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13 posts from July 2010

July 06, 2010

Money can't buy love, but what about happiness?


 You are plodding along, giving your company your all, and balm out of no where your boss asks you to take a pay cut. This didn't actually happen to me but it happened to many of my colleagues and it stinks.

Now I look at them and wonder....does less money make them less happy in the long run?

Let's face it, those who make more money have an advantage in the work/life balance arena. They can afford a nanny, a reliable means of transportation, convenience services like dog walkers and take-out meals. It also can ease financial stress which often causes fights among spouses.

A new Gallup study  puts things in perspective and guess what? Pulling in the big bucks makes people more likely to say they are happy with their lives overall -- whether they are young or old, male or female, or living in cities or remote villages, the survey of more than 136,000 people in 132 countries found. 

While big bucks can lead to satisfaction, positive feelings are less affected by money and more affected by feeling respected, in control of your life and having friends and family. Most of us want both, respect, friends and family and the big bucks.

"When people evaluate their life, they compare themselves to a standard of what a successful life is, and it turns out that standard tends to be universal: People in Togo and Denmark have the same idea of what a good life is, and a lot of that has to do with money and material prosperity," said Daniel Kahneman, a professor emeritus of psychology and public affairs at Princeton University. "That was unexpected."

As noted in the Washington Post, pprevious studies had suggested that money was associated with happiness. But the relationship appeared weak, and earlier work tended to focus on individual countries without examining differences across nations.The new survey -- the first large international study to differentiate between overall life satisfaction and day-to-day emotions -- makes that crucial distinction, allowing researchers to explore the elusive concept of happiness in much greater nuance. 


I look at it a little differently. I don't necessarily believe being a billionaire makes you happier but I do think being financially comfortable does.  What do you think? Does a big income mean happier days?


July 05, 2010

Is 70 too old to become a mother? Is 13 too young to become a father?

I just read an article about an Indian women who has given birth at age 70 and become the world's oldest mother. Is that crazy? For those of us in our 30s, 40s and 50s raising kids and wishing we had the energy we did in our 20s, can you imagine how this 70 year old will feel?

On The Today Show, Dr. Nancy Snyderman talked about the health risks and the ethical debate over women who have kids after menopause.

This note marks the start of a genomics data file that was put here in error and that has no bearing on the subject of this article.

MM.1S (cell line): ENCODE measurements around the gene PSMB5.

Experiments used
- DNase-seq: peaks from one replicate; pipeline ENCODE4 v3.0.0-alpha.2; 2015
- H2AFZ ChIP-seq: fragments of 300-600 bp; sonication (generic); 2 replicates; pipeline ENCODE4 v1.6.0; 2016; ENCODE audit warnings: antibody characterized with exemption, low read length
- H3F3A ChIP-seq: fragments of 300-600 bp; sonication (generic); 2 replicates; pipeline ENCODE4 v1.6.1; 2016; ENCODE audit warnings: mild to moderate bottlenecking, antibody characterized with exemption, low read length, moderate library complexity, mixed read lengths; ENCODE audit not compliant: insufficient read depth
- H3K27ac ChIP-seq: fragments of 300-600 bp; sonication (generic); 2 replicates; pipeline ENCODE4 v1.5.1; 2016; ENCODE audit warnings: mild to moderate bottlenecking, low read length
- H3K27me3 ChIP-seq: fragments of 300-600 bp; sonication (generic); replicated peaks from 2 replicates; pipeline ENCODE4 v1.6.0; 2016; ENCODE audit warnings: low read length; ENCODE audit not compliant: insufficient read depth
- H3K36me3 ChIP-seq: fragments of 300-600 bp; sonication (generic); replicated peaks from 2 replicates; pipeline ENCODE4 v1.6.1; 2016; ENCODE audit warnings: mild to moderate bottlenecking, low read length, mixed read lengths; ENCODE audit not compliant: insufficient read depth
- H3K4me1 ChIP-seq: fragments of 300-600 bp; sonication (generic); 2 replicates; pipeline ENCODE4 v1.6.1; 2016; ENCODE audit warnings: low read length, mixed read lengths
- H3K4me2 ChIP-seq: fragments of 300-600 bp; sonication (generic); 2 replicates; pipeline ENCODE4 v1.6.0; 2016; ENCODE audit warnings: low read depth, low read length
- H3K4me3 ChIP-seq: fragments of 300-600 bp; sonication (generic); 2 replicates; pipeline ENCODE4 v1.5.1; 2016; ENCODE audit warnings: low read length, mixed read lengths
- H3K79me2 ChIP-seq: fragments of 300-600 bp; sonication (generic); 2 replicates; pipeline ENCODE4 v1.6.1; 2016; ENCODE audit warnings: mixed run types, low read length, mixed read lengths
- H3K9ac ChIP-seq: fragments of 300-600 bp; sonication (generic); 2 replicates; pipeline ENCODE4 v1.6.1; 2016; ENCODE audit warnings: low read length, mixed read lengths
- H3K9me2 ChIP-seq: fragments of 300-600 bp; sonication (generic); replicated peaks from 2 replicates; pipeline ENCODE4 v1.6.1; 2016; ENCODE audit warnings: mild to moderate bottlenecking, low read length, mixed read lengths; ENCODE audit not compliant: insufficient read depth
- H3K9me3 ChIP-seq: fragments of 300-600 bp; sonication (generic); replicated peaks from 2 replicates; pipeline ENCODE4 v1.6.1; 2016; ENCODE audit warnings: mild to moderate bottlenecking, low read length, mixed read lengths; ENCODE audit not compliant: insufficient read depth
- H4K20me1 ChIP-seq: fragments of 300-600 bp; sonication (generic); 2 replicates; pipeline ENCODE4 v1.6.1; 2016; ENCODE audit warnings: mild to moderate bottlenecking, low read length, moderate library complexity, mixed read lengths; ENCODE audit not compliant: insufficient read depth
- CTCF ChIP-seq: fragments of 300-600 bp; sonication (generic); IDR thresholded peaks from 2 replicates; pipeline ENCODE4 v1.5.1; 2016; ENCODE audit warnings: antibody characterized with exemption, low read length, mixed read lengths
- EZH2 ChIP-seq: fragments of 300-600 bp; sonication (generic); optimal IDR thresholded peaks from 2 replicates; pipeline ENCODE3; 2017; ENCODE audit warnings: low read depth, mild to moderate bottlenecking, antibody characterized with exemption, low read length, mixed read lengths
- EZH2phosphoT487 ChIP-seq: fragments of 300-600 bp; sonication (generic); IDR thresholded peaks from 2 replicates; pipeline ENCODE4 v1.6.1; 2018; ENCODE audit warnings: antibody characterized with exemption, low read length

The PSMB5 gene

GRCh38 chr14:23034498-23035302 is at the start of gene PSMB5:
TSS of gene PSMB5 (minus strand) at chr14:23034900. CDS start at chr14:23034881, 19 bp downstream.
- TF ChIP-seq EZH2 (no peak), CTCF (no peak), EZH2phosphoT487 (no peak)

Old mother

If that story has your knickers in a knot, get a load of this:MomLogic.com has posted a video of a 13-year-old father being asked how he plans to support his newborn. The boy doesn't have much of an answer.

I'm not sure which of these two tales is worse? There's a reason more women are not having children today. Pew Research just released a recession survey that found people are postponing having a baby. They can't afford it. Can either this boy or this women balance raising these children and supporting them? I think not. How sad!

July 01, 2010

Co-Parenting after divorce creates balance issues

In researching my father's day article, I talked to several dads who had joint custody of their children. They were going through the same machinations that many working moms deal with on a daily basis -- getting out of work in time to pick kids up from after care or rescheduling morning meetings to get a child to school on time.

But co-parenting, especially after a divorce, is tricky. I've seen some ugly situations out there. Doing it the right way can make a tremendous difference in in how much it affects your relationship with your kids and your work life balance.

I read some great tips today from Family therapist Terry Real on the ABCNews blog for how to successfully co-parent when your relationship is over. Here are a few:

  • Don't vent your anger in front of the children. Save it for a friend or your therapist. Recognize that the co-parenting relationship is a marathon and not a sprint, and that you remain bonded for life through your children.

  •  Let bygones be bygones, and help each other out if you can. If your ex needs a break on the schedule this week, you may need a break next week, so be a team.

  • Make the distinction between you two as a couple and as co-parents.

  • Think of divorce from a child's perspective. To effectively co-parent, both parents need to live near to each other so children don't have to travel too much or too far.

How has divorce affected your work-life balance? Is there anything you have done in co-parenting that makes life easier?